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Child Exploitation

What is child exploitation?

Child Exploitation is a form of child abuse. It involves a child being tricked, coerced or forced to commit crimes for others or to take part in sexual activity. This abuse takes place away from the home and family environment.

Child Exploitation can happen to any child and takes place across the Country.

Whilst children can sometimes feel that they are making the ‘choice’ to take part in this behaviour, they cannot consent to their own exploitation.

Child Exploitation is often split into 2 different categories. However, it is important to recognise that Child Exploitation can involve both types.

Child Sexual Exploitation (CSE)

CSE involves an individual or group taking advantage of an imbalance of power to coerce, control, manipulate or deceive a child into a sexual act. This act would be for the benefit of someone else. Sometimes they may receive attention, affection, money, drugs/alcohol or gifts in exchange (although not always).

Child Criminal Exploitation (CCE)

CCE involves an individual or group taking advantage of an imbalance of power to coerce, control, manipulate or deceive a child into committing a crime. This can involve ‘County Drug Lines’ which would relate to a child being involved in the movement of drugs or dealing these. However, it can involve any criminal act. For example, taking part in a Robbery/Burglary for the benefit of someone else; or allowing their bank/gaming account to be used for laundering of money.

What to look out for?

It’s not always easy to spot the signs of Child Exploitation. Often the biggest sign is a change in their behaviour. Where possible, try talking to your child about your worries.

Some signs to look out for include:

  • Being frightened of some people, places or situations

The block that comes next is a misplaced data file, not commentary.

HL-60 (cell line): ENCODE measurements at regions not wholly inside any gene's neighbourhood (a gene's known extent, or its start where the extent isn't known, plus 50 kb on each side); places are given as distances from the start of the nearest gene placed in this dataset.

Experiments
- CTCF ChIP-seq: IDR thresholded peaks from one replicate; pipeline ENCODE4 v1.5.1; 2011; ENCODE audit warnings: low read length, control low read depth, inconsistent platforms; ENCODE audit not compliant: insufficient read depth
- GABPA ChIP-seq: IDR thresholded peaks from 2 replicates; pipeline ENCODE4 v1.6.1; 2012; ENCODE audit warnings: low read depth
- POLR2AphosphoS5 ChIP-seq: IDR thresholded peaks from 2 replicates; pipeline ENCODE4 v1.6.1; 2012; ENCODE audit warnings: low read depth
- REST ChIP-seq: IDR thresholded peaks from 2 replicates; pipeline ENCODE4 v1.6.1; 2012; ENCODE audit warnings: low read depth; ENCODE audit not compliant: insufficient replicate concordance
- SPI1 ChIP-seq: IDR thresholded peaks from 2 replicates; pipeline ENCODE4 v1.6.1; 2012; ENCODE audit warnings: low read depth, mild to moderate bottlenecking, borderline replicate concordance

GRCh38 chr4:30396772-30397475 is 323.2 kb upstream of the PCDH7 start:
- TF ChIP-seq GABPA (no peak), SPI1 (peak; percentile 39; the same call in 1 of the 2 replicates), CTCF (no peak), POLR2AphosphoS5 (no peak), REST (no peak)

• Increasing secrecy
  • Sharp changes in mood or character
  • Having money or things that cannot be explained
  • Physical signs of abuse (bruises, cuts, injuries without an explanation)
  • Sexually transmitted infections
  • Increase in missing episodes
  • Substance misuse
  • Increase in travel in/outside of the County
  • Significantly older peers
  • Meeting people in person that they have only spoken to online
  • Seen getting into/out of vehicles that you do not know

Any one of these signs doesn’t necessarily mean that a child is being exploited, but the presence of several suggests that you should begin to ask questions and consider seeking help.

Recognising and talking to your child

If you are worried that your child may be being exploited, talk to them. It is important that they know that you are concerned. Even if they don’t feel ready to tell you, they know that you have noticed.

Tips for starting this discussion:

  1. Only start a discussion when you feel prepared and ready to. These discussions are best not to be rushed. Sometimes it is easier to have a discussion when you are not talking face-to-face. This could be in a car.
  2. Be clear about what you are noticing, for example “I saw you talking to that person outside the house yesterday”
  3. Ask a curious question. Try to not ask them lot’s of questions as this may close down the conversation. For example, you may ask “Do I know them? Are they from school?”
  4. Listen to their response. If you don’t understand something this is okay. Be honest and ask them to explain in more detail if they can. Let the child say everything they want to say before offering an opinion or advice.
  5. If they don’t talk to you, that is ok. Recognise that they may not feel safe in that moment.
  6. End the conversation with a ‘care’ response. For example, you may say “I am worried about you.”
  7. Let the child know that you are available to talk to when they feel ready.
  8. Be clear, if they have told you information, that you will need to share this.

Online safety and gaming.

Child Exploitation can take place online. Children have greater access to devices that are internet enabled in their lives. This can include: Smart TV’s, gaming devices, mobile phones and computers/laptops. This has created greater opportunities for exploiters to reach children.